In general, the soil resistance of polyamide fibers coated with a suitable fluorochemical improves as the concentration of the fluorochemical increases up to a point and thereafter improves very little, if any. In commercial applications the polyamide fibers are coated with from 200 to 800 ppm of the fluorochemical, based on the weight of fiber (o.w.f.). Again, as little of the fluorochemical as possible is used in order to minimize the overall cost of the carpet. The fluorochemical coating may be applied to the fibers, either before or after tufting by conventional techniques, for example by applying the fluorochemical to the fibers from an aqueous medium and then drying the yarn to remove liquid and provide a fluorochemical coating on the yarn surface. According to one embodiment, the medium is an aqueous spin finish and is applied to the fibers during melt spinning of the fibers while the fibers are in the form of continuous filament yarn. In this embodiment, the yarn after it is quenched is passed over a freely rotating roll (finish roll) partially immersed in the spin finish. The yarn is then subjected to conditions of time and temperature sufficient to dry the yarn before it is collected. Normally, when the fluorochemical is applied to the yarn from a spin finish during preparation of the yarn, no extra heating steps are required to dry the yarn. The resulting yarn then can be processed into continuous filament yarn or staple yarn. According to another embodiment fluorochemical-containing aqueous medium is applied to the finished carpet, for example, by spraying an appropriate amount of the medium onto the carpet, and then the carpet is dried, for example in an oven to provide the fluorochemical coated fibers.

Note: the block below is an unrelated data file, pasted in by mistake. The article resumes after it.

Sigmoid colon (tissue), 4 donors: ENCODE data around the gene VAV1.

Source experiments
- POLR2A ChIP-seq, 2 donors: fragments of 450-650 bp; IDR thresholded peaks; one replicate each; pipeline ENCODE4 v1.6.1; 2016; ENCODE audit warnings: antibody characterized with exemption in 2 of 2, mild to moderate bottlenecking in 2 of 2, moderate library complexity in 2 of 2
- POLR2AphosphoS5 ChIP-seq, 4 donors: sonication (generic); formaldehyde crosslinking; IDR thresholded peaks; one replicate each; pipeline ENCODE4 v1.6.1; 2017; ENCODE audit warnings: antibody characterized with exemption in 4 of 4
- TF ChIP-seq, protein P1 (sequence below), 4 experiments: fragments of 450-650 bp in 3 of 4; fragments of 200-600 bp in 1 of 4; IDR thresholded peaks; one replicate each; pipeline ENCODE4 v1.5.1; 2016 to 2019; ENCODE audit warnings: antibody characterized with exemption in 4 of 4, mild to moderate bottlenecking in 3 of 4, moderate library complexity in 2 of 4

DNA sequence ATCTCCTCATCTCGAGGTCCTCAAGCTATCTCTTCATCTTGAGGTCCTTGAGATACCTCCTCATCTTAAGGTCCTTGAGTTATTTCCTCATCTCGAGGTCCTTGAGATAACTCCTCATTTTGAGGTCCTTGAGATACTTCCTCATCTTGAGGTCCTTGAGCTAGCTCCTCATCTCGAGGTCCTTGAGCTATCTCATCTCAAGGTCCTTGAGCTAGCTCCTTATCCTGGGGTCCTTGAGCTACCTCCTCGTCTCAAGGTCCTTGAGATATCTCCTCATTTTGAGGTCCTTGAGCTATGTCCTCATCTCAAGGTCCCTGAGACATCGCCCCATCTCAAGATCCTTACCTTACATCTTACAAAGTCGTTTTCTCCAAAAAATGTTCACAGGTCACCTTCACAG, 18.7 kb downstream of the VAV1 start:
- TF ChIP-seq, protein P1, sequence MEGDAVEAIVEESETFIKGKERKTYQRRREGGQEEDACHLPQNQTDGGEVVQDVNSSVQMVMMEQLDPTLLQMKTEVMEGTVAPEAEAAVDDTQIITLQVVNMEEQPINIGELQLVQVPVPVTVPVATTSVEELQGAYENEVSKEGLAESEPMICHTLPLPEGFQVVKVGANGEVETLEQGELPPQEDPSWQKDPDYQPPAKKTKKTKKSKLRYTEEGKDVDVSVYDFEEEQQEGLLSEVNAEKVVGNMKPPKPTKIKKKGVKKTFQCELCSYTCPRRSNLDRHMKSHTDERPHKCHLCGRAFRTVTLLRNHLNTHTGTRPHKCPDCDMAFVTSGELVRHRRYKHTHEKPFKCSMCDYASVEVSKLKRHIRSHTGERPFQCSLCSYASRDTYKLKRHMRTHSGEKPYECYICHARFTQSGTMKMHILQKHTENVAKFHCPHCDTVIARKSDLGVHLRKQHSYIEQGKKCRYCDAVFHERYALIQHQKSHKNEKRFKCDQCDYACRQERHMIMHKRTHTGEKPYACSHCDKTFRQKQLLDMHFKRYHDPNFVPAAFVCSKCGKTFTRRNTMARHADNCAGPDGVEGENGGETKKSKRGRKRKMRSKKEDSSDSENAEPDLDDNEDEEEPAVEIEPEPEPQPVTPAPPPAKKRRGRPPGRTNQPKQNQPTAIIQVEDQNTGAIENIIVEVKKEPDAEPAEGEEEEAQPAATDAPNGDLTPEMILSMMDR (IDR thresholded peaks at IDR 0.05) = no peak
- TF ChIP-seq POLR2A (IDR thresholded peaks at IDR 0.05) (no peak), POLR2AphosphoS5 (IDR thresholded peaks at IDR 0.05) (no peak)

Fibers which may be used in providing the carpet fabric of the present invention, include polyamide, polyester, polyolefin and acrylic fibers, with polyamide fibers being preferred for making the carpet fabric and, especially, nylon 66 (i.e. polyhexamethylene adipamide) fibers and nylon 6 (i.e. polycaprolactam) fibers. Other polyamides fibers include fibers of: nylon 11 which is the polymer of 11-amino undecanoic acid; nylon 610 which is polyhexamethylene sebacamide; and copolymers of nylon 66 or nylon 6 in which a portion of the nylon 66 or nylon 6 monomers are replaced by other monomers copolymerizable therewith, for example, a nylon66/6 copolymer or nylon 66/6TA copolymer where 6TA is hexamethylene terephthalamide.